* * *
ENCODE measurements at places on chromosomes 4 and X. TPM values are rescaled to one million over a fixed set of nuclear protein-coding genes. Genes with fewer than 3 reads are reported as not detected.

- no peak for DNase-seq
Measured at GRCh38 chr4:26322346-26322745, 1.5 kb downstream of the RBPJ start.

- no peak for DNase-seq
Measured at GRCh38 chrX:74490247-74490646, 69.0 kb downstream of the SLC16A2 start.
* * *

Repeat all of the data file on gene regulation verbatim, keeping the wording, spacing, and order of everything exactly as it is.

ENCODE measurements at places on chromosomes 4 and X. TPM values are rescaled to one million over a fixed set of nuclear protein-coding genes. Genes with fewer than 3 reads are reported as not detected.

- no peak for DNase-seq
Measured at GRCh38 chr4:26322346-26322745, 1.5 kb downstream of the RBPJ start.

- no peak for DNase-seq
Measured at GRCh38 chrX:74490247-74490646, 69.0 kb downstream of the SLC16A2 start.